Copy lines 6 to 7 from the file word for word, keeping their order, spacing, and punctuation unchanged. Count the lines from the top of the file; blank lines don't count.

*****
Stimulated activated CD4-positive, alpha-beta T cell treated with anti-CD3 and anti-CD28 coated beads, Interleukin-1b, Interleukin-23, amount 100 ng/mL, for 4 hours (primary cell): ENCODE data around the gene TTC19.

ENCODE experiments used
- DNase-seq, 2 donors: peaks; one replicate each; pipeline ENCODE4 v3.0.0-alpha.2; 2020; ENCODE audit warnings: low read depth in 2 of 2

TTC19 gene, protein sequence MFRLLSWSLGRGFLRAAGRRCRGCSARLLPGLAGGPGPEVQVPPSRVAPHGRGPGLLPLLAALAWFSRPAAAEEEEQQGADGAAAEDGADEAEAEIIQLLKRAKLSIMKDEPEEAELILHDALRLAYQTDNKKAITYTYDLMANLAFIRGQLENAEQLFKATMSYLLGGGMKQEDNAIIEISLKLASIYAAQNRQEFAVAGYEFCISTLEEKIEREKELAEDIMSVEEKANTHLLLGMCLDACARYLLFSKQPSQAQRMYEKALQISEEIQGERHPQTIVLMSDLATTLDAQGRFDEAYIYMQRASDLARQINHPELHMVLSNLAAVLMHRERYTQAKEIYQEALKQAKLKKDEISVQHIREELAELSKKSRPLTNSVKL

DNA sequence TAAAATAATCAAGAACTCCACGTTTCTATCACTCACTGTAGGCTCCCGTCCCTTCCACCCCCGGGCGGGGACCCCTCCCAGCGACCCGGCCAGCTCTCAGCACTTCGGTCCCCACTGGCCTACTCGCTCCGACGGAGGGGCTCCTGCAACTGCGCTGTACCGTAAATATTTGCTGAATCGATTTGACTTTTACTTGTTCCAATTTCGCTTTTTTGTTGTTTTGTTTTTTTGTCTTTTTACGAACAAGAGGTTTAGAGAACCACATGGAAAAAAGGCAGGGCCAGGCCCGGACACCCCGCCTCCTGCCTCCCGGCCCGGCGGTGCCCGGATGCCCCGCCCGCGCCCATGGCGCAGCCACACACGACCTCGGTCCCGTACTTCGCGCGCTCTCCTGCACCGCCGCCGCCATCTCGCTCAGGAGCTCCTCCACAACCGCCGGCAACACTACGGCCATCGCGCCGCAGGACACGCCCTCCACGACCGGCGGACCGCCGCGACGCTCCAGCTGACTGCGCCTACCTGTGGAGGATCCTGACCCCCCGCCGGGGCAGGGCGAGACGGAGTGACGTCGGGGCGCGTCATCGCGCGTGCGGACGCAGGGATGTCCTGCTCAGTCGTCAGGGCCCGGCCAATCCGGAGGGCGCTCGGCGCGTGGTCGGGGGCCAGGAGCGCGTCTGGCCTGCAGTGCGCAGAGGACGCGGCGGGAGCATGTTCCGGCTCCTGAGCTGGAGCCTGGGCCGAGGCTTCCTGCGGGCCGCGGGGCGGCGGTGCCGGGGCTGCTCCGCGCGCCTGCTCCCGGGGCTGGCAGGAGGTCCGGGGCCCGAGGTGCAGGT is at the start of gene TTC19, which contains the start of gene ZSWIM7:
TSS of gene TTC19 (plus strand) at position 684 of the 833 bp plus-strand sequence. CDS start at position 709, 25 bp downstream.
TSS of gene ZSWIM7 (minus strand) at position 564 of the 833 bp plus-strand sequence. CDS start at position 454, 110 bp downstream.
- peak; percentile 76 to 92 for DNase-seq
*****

TSS of gene TTC19 (plus strand) at position 684 of the 833 bp plus-strand sequence. CDS start at position 709, 25 bp downstream.
TSS of gene ZSWIM7 (minus strand) at position 564 of the 833 bp plus-strand sequence. CDS start at position 454, 110 bp downstream.